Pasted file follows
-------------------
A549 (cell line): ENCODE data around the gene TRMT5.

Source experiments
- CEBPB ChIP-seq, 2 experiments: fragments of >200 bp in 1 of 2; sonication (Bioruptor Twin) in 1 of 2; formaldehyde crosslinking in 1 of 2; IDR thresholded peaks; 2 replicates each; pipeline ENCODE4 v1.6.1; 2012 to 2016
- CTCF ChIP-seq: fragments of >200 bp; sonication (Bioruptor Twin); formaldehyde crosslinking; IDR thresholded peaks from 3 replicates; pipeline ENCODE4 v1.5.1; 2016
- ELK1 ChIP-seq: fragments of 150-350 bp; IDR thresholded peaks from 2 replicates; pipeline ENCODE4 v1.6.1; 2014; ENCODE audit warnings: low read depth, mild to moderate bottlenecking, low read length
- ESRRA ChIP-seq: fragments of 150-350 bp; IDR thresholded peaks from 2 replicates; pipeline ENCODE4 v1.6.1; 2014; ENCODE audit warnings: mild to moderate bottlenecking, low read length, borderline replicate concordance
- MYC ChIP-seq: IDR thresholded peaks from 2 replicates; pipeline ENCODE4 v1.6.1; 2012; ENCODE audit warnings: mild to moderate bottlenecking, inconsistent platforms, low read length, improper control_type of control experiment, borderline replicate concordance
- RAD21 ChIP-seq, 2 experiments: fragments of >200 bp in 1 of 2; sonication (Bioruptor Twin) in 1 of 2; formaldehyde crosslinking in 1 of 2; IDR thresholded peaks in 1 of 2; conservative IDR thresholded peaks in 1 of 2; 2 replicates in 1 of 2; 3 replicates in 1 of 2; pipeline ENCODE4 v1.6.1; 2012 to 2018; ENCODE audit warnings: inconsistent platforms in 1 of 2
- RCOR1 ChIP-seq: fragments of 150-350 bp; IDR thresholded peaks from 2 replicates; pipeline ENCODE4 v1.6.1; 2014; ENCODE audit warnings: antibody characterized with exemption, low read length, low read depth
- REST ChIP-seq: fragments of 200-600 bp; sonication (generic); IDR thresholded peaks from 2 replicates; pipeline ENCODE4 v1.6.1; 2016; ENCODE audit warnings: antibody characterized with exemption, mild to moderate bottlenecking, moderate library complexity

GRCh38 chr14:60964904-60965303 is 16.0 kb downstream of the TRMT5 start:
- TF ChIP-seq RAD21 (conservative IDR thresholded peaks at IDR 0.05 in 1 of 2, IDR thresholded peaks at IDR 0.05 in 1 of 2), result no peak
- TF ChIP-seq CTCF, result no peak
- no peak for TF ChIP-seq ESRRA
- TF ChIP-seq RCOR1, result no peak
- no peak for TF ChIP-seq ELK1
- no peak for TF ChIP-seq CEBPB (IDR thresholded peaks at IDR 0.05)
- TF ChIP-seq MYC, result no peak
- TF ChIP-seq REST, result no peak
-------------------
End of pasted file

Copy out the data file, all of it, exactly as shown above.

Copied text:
A549 (cell line): ENCODE data around the gene TRMT5.

Source experiments
- CEBPB ChIP-seq, 2 experiments: fragments of >200 bp in 1 of 2; sonication (Bioruptor Twin) in 1 of 2; formaldehyde crosslinking in 1 of 2; IDR thresholded peaks; 2 replicates each; pipeline ENCODE4 v1.6.1; 2012 to 2016
- CTCF ChIP-seq: fragments of >200 bp; sonication (Bioruptor Twin); formaldehyde crosslinking; IDR thresholded peaks from 3 replicates; pipeline ENCODE4 v1.5.1; 2016
- ELK1 ChIP-seq: fragments of 150-350 bp; IDR thresholded peaks from 2 replicates; pipeline ENCODE4 v1.6.1; 2014; ENCODE audit warnings: low read depth, mild to moderate bottlenecking, low read length
- ESRRA ChIP-seq: fragments of 150-350 bp; IDR thresholded peaks from 2 replicates; pipeline ENCODE4 v1.6.1; 2014; ENCODE audit warnings: mild to moderate bottlenecking, low read length, borderline replicate concordance
- MYC ChIP-seq: IDR thresholded peaks from 2 replicates; pipeline ENCODE4 v1.6.1; 2012; ENCODE audit warnings: mild to moderate bottlenecking, inconsistent platforms, low read length, improper control_type of control experiment, borderline replicate concordance
- RAD21 ChIP-seq, 2 experiments: fragments of >200 bp in 1 of 2; sonication (Bioruptor Twin) in 1 of 2; formaldehyde crosslinking in 1 of 2; IDR thresholded peaks in 1 of 2; conservative IDR thresholded peaks in 1 of 2; 2 replicates in 1 of 2; 3 replicates in 1 of 2; pipeline ENCODE4 v1.6.1; 2012 to 2018; ENCODE audit warnings: inconsistent platforms in 1 of 2
- RCOR1 ChIP-seq: fragments of 150-350 bp; IDR thresholded peaks from 2 replicates; pipeline ENCODE4 v1.6.1; 2014; ENCODE audit warnings: antibody characterized with exemption, low read length, low read depth
- REST ChIP-seq: fragments of 200-600 bp; sonication (generic); IDR thresholded peaks from 2 replicates; pipeline ENCODE4 v1.6.1; 2016; ENCODE audit warnings: antibody characterized with exemption, mild to moderate bottlenecking, moderate library complexity

GRCh38 chr14:60964904-60965303 is 16.0 kb downstream of the TRMT5 start:
- TF ChIP-seq RAD21 (conservative IDR thresholded peaks at IDR 0.05 in 1 of 2, IDR thresholded peaks at IDR 0.05 in 1 of 2), result no peak
- TF ChIP-seq CTCF, result no peak
- no peak for TF ChIP-seq ESRRA
- TF ChIP-seq RCOR1, result no peak
- no peak for TF ChIP-seq ELK1
- no peak for TF ChIP-seq CEBPB (IDR thresholded peaks at IDR 0.05)
- TF ChIP-seq MYC, result no peak
- TF ChIP-seq REST, result no peak